Investing in the stock market can sometimes seem like a daunting prospect, especially when markets are volatile and share values swing sharply up and down.
But not only have equities (stocks) proven to be the most profitable home for your money over the long term, there are ways to mitigate the risk and make the process far less stressful.
Chief among these is diversification – one of the fundamental principles of a successful investment strategy and something we have been using as a tool for protecting and growing our clients’ assets for over 200 years.
Diversification means spreading your money across different stocks, shares, funds, industrial sectors and even geographical regions. It helps to smooth out performance and minimise risk, whatever the prevailing economic circumstances.
Some of the reasons for diversification are obvious, others are more subtle.
The most obvious reason to spread your investments around is that it reduces volatility and lessens the impact of any one share or asset class performing badly. Imagine ploughing all of your money into one share. If that company went bust you would lose all of your money. But investing in a broad range of shares means that some can fall in value without having a major impact on your overall performance.
The same is true of geographical regions. As we have seen over the past 18 months since Donald Trump became US President, the US market has rocketed to record highs**, while other stock markets, such as emerging markets, have been struggling***. There have periods in the past when the opposite has been the case. Investing in a spread of assets in different countries helps to capture those that are performing well, while minimising the impact of those that are experiencing a period of underperformance.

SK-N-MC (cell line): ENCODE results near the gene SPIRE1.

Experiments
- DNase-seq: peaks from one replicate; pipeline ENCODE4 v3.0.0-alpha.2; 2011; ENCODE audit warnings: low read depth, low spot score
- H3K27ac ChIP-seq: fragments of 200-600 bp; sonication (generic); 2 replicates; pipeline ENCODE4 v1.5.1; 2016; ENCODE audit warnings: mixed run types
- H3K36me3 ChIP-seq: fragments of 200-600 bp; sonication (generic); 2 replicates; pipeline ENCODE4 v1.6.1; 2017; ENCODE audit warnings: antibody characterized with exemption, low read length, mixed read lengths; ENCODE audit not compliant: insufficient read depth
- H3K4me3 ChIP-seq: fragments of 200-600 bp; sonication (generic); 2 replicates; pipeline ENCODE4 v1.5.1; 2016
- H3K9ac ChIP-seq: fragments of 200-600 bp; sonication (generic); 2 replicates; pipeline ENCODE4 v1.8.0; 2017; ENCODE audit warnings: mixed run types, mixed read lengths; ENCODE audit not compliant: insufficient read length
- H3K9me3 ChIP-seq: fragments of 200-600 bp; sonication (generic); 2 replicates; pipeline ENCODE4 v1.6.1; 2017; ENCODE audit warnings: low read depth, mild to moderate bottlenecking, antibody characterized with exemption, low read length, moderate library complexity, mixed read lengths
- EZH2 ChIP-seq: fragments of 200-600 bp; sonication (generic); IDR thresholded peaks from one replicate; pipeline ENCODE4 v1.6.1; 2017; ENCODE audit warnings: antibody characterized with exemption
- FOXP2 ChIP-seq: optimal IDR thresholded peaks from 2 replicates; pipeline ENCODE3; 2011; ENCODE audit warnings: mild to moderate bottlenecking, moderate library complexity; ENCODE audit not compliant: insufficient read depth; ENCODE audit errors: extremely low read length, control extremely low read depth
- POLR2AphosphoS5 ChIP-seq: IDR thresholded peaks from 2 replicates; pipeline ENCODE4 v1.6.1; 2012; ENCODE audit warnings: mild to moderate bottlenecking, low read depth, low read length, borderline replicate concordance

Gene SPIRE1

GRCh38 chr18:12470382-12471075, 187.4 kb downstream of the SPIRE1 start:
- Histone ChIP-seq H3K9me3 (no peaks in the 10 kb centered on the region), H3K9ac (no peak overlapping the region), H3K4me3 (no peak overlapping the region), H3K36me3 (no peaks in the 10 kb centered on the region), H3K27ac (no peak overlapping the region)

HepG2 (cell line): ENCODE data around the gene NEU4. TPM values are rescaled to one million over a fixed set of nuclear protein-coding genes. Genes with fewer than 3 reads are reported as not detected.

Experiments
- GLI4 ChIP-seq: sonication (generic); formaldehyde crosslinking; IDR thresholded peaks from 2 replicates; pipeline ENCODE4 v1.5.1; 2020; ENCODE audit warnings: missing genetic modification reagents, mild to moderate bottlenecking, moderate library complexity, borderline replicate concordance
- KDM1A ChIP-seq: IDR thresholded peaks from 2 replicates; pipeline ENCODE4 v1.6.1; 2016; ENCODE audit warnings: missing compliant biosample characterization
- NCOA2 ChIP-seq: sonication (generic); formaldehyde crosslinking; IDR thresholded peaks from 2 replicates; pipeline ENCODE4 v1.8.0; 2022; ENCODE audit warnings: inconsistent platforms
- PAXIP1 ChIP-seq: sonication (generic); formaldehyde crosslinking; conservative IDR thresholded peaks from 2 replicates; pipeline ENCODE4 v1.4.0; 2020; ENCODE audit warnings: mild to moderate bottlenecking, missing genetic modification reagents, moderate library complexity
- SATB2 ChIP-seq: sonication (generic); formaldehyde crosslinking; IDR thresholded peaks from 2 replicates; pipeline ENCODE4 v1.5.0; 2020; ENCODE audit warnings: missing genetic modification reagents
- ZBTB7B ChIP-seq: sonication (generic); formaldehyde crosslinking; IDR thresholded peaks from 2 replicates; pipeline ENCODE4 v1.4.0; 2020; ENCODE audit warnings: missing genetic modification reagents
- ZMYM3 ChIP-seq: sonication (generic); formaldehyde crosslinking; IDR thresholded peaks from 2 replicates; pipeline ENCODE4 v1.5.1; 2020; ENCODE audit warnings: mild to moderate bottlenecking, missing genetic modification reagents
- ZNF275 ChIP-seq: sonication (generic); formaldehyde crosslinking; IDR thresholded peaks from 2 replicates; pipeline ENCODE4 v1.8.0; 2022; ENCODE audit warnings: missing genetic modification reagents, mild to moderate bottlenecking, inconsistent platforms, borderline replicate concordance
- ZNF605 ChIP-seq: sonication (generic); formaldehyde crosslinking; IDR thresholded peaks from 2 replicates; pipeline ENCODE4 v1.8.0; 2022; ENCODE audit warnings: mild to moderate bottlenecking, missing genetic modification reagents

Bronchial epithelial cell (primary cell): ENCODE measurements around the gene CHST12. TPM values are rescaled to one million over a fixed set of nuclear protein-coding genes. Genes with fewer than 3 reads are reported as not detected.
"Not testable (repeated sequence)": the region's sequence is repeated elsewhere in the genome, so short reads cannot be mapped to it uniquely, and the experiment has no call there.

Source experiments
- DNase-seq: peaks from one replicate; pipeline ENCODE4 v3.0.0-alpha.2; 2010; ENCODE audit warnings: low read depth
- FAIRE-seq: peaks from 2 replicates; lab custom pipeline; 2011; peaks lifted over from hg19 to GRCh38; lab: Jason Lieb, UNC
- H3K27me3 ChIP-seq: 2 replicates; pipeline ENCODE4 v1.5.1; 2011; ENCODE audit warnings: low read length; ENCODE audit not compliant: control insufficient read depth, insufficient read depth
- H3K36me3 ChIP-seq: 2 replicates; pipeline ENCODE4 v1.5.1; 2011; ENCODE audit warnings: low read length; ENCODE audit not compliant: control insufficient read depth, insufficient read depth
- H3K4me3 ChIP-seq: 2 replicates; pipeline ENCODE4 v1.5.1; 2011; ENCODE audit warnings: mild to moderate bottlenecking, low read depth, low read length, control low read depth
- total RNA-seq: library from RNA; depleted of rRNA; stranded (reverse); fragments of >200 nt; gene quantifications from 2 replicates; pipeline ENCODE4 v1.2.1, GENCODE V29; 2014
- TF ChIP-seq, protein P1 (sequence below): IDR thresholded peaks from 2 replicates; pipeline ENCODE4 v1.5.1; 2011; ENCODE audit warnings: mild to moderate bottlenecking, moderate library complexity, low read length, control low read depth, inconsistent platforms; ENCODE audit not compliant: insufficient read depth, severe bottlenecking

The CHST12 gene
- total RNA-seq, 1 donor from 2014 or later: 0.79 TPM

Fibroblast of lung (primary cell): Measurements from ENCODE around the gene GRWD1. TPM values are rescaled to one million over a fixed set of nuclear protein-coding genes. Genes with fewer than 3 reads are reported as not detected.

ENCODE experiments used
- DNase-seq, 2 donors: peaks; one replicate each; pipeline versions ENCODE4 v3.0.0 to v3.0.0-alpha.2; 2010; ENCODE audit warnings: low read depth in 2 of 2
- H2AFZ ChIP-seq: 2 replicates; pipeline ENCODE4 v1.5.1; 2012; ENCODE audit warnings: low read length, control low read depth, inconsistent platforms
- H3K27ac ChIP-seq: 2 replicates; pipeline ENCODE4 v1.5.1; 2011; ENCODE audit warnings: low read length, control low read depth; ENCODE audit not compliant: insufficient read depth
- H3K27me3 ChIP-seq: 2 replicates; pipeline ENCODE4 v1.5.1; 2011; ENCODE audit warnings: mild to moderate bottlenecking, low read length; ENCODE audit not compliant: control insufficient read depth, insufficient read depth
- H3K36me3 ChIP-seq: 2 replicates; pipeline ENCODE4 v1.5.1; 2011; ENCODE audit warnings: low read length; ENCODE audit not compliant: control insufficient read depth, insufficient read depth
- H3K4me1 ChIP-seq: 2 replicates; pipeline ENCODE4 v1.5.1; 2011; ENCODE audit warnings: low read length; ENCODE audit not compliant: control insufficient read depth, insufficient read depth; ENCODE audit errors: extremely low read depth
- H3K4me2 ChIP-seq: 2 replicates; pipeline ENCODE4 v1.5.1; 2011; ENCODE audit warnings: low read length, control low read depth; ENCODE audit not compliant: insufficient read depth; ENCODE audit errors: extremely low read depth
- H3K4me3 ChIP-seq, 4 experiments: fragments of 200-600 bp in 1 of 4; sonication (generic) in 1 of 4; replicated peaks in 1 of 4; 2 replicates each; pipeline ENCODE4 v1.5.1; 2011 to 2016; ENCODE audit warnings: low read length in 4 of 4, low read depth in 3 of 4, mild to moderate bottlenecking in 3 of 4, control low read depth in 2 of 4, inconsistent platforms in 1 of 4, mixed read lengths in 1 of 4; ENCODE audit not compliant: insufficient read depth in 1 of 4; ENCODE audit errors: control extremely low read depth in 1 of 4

Ways of diversifying
The most common way to spread money around a sufficient range of assets is through investment funds, which typically hold hundreds of different shares. You can then build a portfolio of different funds that each have a different focus, whether it be an industry sector (tech, for example), geographical region (emerging markets, China or India) or investment objective - whether you want to grow your money as much as possible, or whether you need to preserve it to provide an income, for example.
Not only does diversifying reduce risk, it can produce clever counterbalancing effects which can “even out” performance during volatile periods. For example, as a general rule, government-issued gilts tend to rise in value when the stock market falls, because investors look for a safe place to park their money and nowhere is safer than government gilts. That demand pushes the price up, and so the profits from gilts help provide a counterbalancing effect to the losses on equities, thereby smoothing out the returns.
Diversifying also creates the opportunity to invest in riskier asset classes.
“A great example is emerging markets” says Rob Burgeman, divisional director and investment manager at Brewin Dolphin. “They are either heroes or zeroes - they can be up 20% one year and down by 15% the next. But by spreading money around different regions and assets, the overall portfolio returns are smoothed out.”
For example, in 2008, the year the financial crisis really took hold, US equities fell by 37%* and UK equities plummeted by 29.9%* But shares in advanced emerging markets rose by 30%*. A typical Brewin Dolphin balanced portfolio fell by 17.4%*, insulating investors from the worst of the falls.
Likewise, in 2014, when UK equities returned only 1.2%* and emerging markets returned only 5%*, Brewin’s balanced portfolio returned 7.2%* because of our exposure to commercial property and the US market, both of which did well that year.
“As you can see, a balanced approach will never achieve the most outstanding returns, but it will give you a smoothed return which makes it far more predictable and, crucially, far less stressful. That means you can get on with your life without worrying about your investments swinging too wildly in value.”
Depending on your investment goals, attitude to risk and timeframe, we can structure a diversified portfolio tailored to meet your personal financial goals, whether that be to grow your money over time or to produce an income for later in life.
The value of investments can fall and you may get back less than you invested. No investment is suitable in all cases and if you have any doubts as to an investment's suitability then you should contact us. The information contained in this document is believed to be reliable and accurate, but without further investigation cannot be warranted as to accuracy or completeness. The opinions expressed in this document are not necessarily the views held throughout Brewin Dolphin Ltd. If you invest in currencies other than your own, fluctuations in currency value will mean that the value of your investment will move independently of the underlying asset. Past performance is not a guide to future performance.